By Commander Tyrone G. Martin, U. S. Navy (Retired)
Constitution was built on a slip laid for the purpose in Edmund Hartt’s shipyard in the North End of Boston, approximately at the eastern end of the present day Coast Guard Base. Her keel was laid in the summer of 1795, and in late August 1797, she was about ready to enter her element.
The year 1797, with the launching of three frigates, marked the beginning of the United States Navy. First to wet her keel was United States, the design sister to Constitution, on 10 May. Constellation, built to a smaller design, was launched at Baltimore on 7 September. In Boston, the burgeoning bulk of the frigate had dominated the waterfront for months. The citizenry had evinced considerable pride in her from the earliest days of her construction, and now that the other two frigates had been launched, they were most anxious that “their” ship likewise be afloat. It may have been this local pressure that caused Claghorn to set 20 September as the big day and have invitations sent to President Adams and other luminaries.
The announcement of the launch date set off a flurry of activity. Enterprising nearby property owners and boatmen sought to capitalize on the occasion by erecting viewing platforms for paying customers on the one hand and hiring out their boats to well heeled rubberneckers on the other. People even were expected to gather on Noddle’s Island across the way to see the might frigate launched. In town, dinner, dances, and dramatics would celebrate the occasion.
The 20th of September dawned cold, but bright, an altogether pleasant day. Thousands thronged from Boston and the nearby countryside to take every possible perch from which the launching could be observed. At 11:20 A.M., the calculated moment of high tide, Claghorn gave the order to knock out the blocks and a hush fell over the crowd as it gathered itself to cheer the frigate’s first moments afloat. Soon, all the blocks were gone but the ship failed to move. A mortified Claghorn ordered the use of the driver screw to get her going, and she did. After twenty seven feet, she would move no farther. A portion of the ways had settled half an inch, and left her stuck. The blocks and shores were replaced, and the disappointed thousands went home. The frigate’s first moment in the sun had been a fizzle.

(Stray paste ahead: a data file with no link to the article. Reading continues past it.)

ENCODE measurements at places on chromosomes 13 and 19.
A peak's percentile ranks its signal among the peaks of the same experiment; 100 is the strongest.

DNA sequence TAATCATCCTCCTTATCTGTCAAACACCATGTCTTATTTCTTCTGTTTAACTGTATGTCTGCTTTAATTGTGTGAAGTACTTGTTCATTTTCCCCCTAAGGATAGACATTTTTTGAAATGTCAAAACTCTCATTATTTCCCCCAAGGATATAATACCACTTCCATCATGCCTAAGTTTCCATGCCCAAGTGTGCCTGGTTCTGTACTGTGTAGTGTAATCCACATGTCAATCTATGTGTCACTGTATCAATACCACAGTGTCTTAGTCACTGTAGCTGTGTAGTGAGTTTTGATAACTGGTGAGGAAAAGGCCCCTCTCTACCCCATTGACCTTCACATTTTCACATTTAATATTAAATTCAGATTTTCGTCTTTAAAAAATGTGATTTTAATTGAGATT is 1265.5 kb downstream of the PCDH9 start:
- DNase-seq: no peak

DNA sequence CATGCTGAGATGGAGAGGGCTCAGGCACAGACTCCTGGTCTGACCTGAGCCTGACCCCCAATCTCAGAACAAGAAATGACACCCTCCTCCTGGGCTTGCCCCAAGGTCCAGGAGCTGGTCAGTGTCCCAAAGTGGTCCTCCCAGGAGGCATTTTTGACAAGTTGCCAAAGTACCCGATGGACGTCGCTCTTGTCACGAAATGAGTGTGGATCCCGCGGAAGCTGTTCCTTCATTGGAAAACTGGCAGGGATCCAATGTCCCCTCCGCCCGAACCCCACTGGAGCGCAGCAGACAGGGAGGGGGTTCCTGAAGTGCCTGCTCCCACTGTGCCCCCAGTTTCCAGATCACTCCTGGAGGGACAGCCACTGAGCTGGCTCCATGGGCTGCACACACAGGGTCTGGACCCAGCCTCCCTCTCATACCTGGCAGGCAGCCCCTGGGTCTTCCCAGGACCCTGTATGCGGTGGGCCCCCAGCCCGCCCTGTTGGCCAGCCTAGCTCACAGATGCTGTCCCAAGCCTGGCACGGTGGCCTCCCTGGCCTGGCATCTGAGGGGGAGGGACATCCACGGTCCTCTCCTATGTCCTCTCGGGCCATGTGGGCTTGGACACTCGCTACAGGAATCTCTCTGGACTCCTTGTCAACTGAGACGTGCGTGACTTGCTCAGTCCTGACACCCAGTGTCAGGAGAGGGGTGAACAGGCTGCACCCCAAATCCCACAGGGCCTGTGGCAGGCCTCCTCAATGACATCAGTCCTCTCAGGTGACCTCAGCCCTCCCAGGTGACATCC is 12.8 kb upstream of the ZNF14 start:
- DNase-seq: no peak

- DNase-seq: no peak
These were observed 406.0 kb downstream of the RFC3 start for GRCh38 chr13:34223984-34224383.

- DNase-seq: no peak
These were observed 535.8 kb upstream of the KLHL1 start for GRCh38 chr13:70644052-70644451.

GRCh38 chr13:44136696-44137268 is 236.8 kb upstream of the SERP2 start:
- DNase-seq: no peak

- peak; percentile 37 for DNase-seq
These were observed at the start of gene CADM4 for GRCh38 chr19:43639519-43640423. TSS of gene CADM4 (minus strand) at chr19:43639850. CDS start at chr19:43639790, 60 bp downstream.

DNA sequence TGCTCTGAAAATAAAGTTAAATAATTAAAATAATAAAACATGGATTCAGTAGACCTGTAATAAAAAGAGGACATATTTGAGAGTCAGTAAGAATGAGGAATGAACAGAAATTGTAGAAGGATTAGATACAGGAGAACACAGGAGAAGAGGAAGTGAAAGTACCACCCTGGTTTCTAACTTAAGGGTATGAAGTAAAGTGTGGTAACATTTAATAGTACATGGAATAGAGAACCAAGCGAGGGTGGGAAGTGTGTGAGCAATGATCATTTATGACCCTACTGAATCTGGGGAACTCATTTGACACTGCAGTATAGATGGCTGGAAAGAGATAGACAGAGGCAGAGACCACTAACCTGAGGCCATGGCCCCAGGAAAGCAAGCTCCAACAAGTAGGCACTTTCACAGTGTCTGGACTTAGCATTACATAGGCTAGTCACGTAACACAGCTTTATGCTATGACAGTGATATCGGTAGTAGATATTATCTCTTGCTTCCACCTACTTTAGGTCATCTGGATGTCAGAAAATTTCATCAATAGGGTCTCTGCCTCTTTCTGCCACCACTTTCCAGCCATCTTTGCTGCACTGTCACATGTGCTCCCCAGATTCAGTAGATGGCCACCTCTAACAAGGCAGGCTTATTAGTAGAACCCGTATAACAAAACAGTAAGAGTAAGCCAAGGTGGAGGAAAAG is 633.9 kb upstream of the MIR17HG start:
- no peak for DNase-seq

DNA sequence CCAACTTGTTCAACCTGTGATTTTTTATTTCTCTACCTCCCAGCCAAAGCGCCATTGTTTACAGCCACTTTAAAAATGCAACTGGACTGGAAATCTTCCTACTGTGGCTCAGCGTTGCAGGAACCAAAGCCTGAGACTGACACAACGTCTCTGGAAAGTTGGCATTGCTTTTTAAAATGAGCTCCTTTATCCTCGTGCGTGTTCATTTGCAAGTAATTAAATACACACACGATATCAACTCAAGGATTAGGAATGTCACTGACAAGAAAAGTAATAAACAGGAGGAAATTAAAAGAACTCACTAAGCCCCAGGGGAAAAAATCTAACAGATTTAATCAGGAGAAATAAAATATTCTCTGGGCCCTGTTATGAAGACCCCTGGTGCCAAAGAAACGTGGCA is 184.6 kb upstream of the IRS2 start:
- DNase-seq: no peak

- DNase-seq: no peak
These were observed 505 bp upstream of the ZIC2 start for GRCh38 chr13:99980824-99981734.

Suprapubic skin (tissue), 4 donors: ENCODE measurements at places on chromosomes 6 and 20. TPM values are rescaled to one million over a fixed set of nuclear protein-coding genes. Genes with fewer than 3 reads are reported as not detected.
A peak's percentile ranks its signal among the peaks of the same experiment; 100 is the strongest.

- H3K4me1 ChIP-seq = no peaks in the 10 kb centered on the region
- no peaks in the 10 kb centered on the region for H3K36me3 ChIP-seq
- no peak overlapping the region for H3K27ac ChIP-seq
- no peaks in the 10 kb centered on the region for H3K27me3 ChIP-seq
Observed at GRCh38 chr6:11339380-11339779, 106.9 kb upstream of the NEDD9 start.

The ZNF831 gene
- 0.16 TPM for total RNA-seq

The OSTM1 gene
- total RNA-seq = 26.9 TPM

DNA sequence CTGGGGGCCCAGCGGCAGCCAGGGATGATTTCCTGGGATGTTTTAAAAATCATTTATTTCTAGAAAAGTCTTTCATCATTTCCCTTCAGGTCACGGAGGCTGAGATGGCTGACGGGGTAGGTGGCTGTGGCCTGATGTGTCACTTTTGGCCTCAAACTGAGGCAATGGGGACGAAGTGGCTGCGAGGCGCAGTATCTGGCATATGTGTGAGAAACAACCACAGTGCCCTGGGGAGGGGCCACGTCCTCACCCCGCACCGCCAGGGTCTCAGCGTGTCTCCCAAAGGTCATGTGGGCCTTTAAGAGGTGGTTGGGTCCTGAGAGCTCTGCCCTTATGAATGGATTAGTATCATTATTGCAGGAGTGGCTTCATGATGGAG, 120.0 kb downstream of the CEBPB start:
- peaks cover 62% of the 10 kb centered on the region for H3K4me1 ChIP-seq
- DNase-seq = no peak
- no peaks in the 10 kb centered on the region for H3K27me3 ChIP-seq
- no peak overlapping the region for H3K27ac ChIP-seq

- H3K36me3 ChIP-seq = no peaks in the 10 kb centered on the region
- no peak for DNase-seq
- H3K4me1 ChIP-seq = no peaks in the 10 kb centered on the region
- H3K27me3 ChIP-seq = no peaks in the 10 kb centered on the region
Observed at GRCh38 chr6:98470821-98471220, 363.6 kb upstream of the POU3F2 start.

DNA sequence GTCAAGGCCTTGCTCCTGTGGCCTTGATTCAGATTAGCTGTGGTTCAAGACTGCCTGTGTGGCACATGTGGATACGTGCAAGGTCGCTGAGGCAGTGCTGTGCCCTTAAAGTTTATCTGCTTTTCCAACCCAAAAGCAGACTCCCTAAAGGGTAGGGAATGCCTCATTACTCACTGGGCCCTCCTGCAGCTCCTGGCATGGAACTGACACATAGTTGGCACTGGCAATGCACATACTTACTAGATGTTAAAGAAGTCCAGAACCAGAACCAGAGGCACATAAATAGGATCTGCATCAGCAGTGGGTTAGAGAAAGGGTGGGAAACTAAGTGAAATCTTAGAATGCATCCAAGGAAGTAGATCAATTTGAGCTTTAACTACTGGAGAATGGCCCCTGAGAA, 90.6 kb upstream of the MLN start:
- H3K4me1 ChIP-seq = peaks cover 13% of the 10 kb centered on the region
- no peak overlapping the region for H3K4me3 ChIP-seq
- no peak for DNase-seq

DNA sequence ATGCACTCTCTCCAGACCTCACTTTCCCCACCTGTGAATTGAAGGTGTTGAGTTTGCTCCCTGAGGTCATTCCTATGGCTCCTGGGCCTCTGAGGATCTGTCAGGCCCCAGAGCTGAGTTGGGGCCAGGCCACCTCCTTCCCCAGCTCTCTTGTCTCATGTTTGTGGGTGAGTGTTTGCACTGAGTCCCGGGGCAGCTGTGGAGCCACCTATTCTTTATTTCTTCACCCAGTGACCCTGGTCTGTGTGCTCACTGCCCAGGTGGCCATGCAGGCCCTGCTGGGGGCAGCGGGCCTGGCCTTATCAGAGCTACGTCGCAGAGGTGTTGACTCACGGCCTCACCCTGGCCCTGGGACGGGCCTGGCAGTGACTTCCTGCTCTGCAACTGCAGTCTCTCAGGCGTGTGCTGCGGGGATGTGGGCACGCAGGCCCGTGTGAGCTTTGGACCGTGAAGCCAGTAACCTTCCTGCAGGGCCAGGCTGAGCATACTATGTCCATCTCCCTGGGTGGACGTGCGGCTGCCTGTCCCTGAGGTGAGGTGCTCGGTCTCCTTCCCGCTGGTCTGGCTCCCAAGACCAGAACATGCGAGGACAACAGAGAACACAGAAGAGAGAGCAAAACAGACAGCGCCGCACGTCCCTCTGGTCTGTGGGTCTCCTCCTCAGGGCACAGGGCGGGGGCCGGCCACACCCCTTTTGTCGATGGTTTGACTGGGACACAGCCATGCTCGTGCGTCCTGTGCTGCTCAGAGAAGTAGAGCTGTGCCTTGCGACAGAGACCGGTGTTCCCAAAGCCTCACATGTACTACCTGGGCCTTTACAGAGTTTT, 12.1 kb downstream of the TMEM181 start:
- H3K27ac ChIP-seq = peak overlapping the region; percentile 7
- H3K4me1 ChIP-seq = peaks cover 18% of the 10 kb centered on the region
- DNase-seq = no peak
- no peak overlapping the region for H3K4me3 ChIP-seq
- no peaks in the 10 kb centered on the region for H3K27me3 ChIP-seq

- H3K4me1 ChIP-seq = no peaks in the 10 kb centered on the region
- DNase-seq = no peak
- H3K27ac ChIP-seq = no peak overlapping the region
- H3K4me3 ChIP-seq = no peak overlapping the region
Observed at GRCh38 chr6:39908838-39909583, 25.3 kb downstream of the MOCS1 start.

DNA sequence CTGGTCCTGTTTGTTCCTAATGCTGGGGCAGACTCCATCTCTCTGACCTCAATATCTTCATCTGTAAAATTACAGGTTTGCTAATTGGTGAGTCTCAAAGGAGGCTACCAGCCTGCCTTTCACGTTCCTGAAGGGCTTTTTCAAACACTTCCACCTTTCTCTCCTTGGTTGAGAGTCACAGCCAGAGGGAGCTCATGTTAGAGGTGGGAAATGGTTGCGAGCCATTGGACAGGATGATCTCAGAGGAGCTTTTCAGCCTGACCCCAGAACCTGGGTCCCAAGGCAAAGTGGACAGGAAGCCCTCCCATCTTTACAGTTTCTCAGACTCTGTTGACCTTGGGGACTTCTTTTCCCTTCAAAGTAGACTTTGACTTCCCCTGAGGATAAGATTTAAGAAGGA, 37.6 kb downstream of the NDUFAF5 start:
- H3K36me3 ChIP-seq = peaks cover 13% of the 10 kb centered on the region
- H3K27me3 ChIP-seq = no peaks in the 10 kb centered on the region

The next day, after taking measurements and laying his plans carefully, Constructor Claghorn wedged the ship up two inches in a fifty minute operation, and set about correcting the defects in the ways as he knew them. By evening, all appeared to be in readiness for another attempt.
On 22 September, with almost no one the wiser, the launch sequence again was started. This time, the ship moved thirty one feet and was about to enter the water when she stopped abruptly. Claghorn was sorely tempted to try and force her on in, but he recognized the real possibility of her becoming hung up, half in and half out, and wisely desisted. The settling of another portion of the ground ways, this time by one and 5/8 inches, had frustrated the plan.
This second miscarriage only served to heighten the verbal storm between Federalists and Democrats. And among seafaring folk there were those who were wagging their heads knowingly and declaring that the vessel was an “unlucky ship.” Nearly a month passed before the next period of maximum high tides.
A cold, overcast day was 21 October 1797. An east wind swept across the Hartt yard. Early that morning, George Claghorn caused one of the frigate’s 24 pounders, which were not yet on board, to be fired as an announcement to anyone interested that he was ready to try again at high tide.
By noon “a very numerous and brilliant collection of citizens assembled at the spectacle.” Among those on board for the occasion were Captain Samuel Nicholson, prickly as a porcupine and eager to have sole authority over the frigate as her first commander; Captain James Sever, visiting from his post at Portsmouth, New Hampshire; Mr. George Ticknor; newspaper publisher Mr. Benjamin Russell and his guests, the Duc de Montpensier, the Comte de Beaujolais, and the Duc de Chartres all French aristocracy displaced by the French Revolution. De Chartres one day would become King Louis Philippe.
A few moments later, Claghorn gave the order to knock out the wedges and shores, and this time the large frigate moved promptly and swiftly into the harbor waters. As she went, Captain Sever broke a bottle of Madeira on the heel of the bowsprit, declaring her to be named “Constitution.”
For all the satisfaction he must have felt that day, Captain Nicholson was frustrated in the exercise of what he considered to be one of his prerogatives: the breaking of the national ensign aboard the new ship. While he was attending a post launch dinner, two shipyard workers long vexed by the Captain’s irascibility, slipped aboard and hoisted the Stars and Stripes. Nicholson, of course, was furious, but the flag remained, fluttering in the cold, damp air.
[Adapted from a paper purchased by the Naval Institute in the 1980s but never published. Published in edited form in a special section of Naval History, July/August 1997, and in a separate booklet, USS Constitution: “Old Ironsides.”]